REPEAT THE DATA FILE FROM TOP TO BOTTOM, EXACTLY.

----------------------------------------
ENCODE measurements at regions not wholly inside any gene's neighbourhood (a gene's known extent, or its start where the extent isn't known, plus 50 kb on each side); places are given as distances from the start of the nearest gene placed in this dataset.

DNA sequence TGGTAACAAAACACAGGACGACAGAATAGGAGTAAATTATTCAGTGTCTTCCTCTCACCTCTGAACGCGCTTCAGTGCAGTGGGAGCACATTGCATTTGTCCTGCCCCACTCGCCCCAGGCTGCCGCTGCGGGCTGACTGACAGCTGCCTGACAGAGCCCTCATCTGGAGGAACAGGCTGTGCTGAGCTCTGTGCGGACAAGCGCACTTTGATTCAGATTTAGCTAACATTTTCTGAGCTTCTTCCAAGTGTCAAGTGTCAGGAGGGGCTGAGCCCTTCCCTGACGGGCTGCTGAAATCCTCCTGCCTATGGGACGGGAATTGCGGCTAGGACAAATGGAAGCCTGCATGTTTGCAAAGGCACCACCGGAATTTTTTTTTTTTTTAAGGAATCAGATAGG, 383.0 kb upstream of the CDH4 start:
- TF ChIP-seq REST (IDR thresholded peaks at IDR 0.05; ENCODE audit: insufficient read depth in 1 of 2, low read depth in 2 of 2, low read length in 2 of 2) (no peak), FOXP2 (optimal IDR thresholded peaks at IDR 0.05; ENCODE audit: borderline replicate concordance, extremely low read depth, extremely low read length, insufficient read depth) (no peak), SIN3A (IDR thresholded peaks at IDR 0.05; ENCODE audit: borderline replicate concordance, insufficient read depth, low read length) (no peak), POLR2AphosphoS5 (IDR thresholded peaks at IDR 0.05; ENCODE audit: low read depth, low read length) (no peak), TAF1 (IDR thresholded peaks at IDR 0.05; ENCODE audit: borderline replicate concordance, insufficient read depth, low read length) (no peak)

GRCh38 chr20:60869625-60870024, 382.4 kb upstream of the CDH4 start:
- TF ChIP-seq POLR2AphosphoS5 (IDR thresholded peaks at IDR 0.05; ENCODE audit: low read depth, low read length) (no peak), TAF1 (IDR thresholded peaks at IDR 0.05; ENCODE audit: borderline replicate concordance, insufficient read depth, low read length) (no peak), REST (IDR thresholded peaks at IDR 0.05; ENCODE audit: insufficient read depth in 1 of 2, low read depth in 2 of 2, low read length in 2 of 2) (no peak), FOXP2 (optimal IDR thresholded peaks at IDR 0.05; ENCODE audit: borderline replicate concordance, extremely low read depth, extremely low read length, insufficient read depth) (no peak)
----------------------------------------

ENCODE measurements at regions not wholly inside any gene's neighbourhood (a gene's known extent, or its start where the extent isn't known, plus 50 kb on each side); places are given as distances from the start of the nearest gene placed in this dataset.

DNA sequence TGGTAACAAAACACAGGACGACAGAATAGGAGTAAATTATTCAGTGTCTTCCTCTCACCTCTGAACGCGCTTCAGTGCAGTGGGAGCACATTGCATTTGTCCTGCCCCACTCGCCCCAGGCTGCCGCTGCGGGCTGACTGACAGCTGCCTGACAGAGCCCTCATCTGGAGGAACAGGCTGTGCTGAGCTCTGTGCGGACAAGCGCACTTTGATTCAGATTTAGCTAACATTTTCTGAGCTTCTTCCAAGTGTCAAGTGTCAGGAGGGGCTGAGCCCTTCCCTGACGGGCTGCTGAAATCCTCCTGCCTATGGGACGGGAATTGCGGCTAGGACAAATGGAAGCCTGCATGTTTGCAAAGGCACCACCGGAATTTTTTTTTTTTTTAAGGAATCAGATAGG, 383.0 kb upstream of the CDH4 start:
- TF ChIP-seq REST (IDR thresholded peaks at IDR 0.05; ENCODE audit: insufficient read depth in 1 of 2, low read depth in 2 of 2, low read length in 2 of 2) (no peak), FOXP2 (optimal IDR thresholded peaks at IDR 0.05; ENCODE audit: borderline replicate concordance, extremely low read depth, extremely low read length, insufficient read depth) (no peak), SIN3A (IDR thresholded peaks at IDR 0.05; ENCODE audit: borderline replicate concordance, insufficient read depth, low read length) (no peak), POLR2AphosphoS5 (IDR thresholded peaks at IDR 0.05; ENCODE audit: low read depth, low read length) (no peak), TAF1 (IDR thresholded peaks at IDR 0.05; ENCODE audit: borderline replicate concordance, insufficient read depth, low read length) (no peak)

GRCh38 chr20:60869625-60870024, 382.4 kb upstream of the CDH4 start:
- TF ChIP-seq POLR2AphosphoS5 (IDR thresholded peaks at IDR 0.05; ENCODE audit: low read depth, low read length) (no peak), TAF1 (IDR thresholded peaks at IDR 0.05; ENCODE audit: borderline replicate concordance, insufficient read depth, low read length) (no peak), REST (IDR thresholded peaks at IDR 0.05; ENCODE audit: insufficient read depth in 1 of 2, low read depth in 2 of 2, low read length in 2 of 2) (no peak), FOXP2 (optimal IDR thresholded peaks at IDR 0.05; ENCODE audit: borderline replicate concordance, extremely low read depth, extremely low read length, insufficient read depth) (no peak)